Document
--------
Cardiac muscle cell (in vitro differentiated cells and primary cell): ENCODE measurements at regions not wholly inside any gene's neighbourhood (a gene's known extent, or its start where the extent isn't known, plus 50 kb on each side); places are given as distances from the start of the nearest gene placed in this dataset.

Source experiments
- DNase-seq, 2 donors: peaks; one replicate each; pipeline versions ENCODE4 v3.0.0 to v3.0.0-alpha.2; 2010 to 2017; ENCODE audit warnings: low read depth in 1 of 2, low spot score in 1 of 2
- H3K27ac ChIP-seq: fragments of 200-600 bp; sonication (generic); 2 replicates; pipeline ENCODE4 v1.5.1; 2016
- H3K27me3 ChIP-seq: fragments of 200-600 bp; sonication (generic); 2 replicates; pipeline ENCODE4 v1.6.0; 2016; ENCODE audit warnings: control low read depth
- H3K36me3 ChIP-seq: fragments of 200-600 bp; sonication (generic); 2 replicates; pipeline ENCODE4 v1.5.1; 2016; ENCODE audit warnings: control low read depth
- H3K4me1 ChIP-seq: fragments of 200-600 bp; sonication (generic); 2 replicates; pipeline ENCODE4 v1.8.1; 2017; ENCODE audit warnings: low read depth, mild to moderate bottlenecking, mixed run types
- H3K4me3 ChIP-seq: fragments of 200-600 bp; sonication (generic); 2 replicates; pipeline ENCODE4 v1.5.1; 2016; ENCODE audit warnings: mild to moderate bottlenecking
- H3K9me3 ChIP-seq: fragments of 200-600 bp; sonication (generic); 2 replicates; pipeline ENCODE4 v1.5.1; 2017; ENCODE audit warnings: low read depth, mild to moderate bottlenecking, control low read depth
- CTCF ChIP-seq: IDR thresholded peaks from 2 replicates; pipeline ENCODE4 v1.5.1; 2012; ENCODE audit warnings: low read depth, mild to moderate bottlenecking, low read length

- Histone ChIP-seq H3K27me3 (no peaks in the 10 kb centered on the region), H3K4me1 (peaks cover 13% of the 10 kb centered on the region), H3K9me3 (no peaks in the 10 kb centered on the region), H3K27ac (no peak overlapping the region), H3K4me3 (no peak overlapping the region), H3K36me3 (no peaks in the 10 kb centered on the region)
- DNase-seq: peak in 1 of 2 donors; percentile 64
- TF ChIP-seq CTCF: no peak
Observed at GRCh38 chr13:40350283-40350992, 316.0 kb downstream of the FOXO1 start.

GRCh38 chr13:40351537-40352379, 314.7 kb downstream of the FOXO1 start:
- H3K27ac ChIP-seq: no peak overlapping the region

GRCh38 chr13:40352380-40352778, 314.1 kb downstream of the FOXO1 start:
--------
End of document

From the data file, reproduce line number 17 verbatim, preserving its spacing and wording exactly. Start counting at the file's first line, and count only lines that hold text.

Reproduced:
GRCh38 chr13:40352380-40352778, 314.1 kb downstream of the FOXO1 start: